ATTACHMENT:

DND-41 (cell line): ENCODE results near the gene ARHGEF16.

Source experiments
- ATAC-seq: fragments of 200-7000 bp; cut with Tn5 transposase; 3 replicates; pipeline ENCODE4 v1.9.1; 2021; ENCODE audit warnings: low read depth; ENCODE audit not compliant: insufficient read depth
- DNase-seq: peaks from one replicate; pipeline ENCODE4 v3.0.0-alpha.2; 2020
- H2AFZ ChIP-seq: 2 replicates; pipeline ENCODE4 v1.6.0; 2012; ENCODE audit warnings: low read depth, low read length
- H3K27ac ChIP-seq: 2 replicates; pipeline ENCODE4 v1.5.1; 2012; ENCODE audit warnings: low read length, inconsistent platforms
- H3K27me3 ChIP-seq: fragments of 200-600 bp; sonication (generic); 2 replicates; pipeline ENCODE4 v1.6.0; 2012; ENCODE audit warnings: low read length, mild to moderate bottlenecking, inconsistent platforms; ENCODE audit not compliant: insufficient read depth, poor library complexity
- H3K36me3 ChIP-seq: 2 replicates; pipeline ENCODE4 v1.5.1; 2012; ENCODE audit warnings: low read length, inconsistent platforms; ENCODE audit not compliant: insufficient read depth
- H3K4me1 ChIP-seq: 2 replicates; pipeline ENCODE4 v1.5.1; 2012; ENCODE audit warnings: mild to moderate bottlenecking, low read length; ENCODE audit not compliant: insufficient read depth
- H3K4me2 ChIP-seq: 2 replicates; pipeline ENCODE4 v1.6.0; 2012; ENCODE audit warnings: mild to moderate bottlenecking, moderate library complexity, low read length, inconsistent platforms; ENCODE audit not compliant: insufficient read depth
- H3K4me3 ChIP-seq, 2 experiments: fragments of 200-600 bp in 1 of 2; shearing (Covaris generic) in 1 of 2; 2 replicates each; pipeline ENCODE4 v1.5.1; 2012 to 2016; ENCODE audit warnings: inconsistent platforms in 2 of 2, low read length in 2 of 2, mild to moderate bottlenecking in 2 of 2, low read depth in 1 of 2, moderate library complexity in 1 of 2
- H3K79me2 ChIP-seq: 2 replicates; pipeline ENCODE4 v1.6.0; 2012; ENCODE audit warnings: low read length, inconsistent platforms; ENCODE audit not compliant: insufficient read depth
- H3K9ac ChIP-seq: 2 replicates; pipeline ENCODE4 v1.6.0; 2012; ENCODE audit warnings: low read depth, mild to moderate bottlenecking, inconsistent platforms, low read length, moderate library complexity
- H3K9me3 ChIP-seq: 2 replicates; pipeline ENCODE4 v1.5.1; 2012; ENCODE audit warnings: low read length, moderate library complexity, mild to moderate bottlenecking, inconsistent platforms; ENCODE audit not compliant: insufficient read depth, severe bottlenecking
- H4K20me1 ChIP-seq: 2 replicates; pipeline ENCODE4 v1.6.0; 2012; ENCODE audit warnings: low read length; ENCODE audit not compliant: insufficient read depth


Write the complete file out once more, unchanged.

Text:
DND-41 (cell line): ENCODE results near the gene ARHGEF16.

Source experiments
- ATAC-seq: fragments of 200-7000 bp; cut with Tn5 transposase; 3 replicates; pipeline ENCODE4 v1.9.1; 2021; ENCODE audit warnings: low read depth; ENCODE audit not compliant: insufficient read depth
- DNase-seq: peaks from one replicate; pipeline ENCODE4 v3.0.0-alpha.2; 2020
- H2AFZ ChIP-seq: 2 replicates; pipeline ENCODE4 v1.6.0; 2012; ENCODE audit warnings: low read depth, low read length
- H3K27ac ChIP-seq: 2 replicates; pipeline ENCODE4 v1.5.1; 2012; ENCODE audit warnings: low read length, inconsistent platforms
- H3K27me3 ChIP-seq: fragments of 200-600 bp; sonication (generic); 2 replicates; pipeline ENCODE4 v1.6.0; 2012; ENCODE audit warnings: low read length, mild to moderate bottlenecking, inconsistent platforms; ENCODE audit not compliant: insufficient read depth, poor library complexity
- H3K36me3 ChIP-seq: 2 replicates; pipeline ENCODE4 v1.5.1; 2012; ENCODE audit warnings: low read length, inconsistent platforms; ENCODE audit not compliant: insufficient read depth
- H3K4me1 ChIP-seq: 2 replicates; pipeline ENCODE4 v1.5.1; 2012; ENCODE audit warnings: mild to moderate bottlenecking, low read length; ENCODE audit not compliant: insufficient read depth
- H3K4me2 ChIP-seq: 2 replicates; pipeline ENCODE4 v1.6.0; 2012; ENCODE audit warnings: mild to moderate bottlenecking, moderate library complexity, low read length, inconsistent platforms; ENCODE audit not compliant: insufficient read depth
- H3K4me3 ChIP-seq, 2 experiments: fragments of 200-600 bp in 1 of 2; shearing (Covaris generic) in 1 of 2; 2 replicates each; pipeline ENCODE4 v1.5.1; 2012 to 2016; ENCODE audit warnings: inconsistent platforms in 2 of 2, low read length in 2 of 2, mild to moderate bottlenecking in 2 of 2, low read depth in 1 of 2, moderate library complexity in 1 of 2
- H3K79me2 ChIP-seq: 2 replicates; pipeline ENCODE4 v1.6.0; 2012; ENCODE audit warnings: low read length, inconsistent platforms; ENCODE audit not compliant: insufficient read depth
- H3K9ac ChIP-seq: 2 replicates; pipeline ENCODE4 v1.6.0; 2012; ENCODE audit warnings: low read depth, mild to moderate bottlenecking, inconsistent platforms, low read length, moderate library complexity
- H3K9me3 ChIP-seq: 2 replicates; pipeline ENCODE4 v1.5.1; 2012; ENCODE audit warnings: low read length, moderate library complexity, mild to moderate bottlenecking, inconsistent platforms; ENCODE audit not compliant: insufficient read depth, severe bottlenecking
- H4K20me1 ChIP-seq: 2 replicates; pipeline ENCODE4 v1.6.0; 2012; ENCODE audit warnings: low read length; ENCODE audit not compliant: insufficient read depth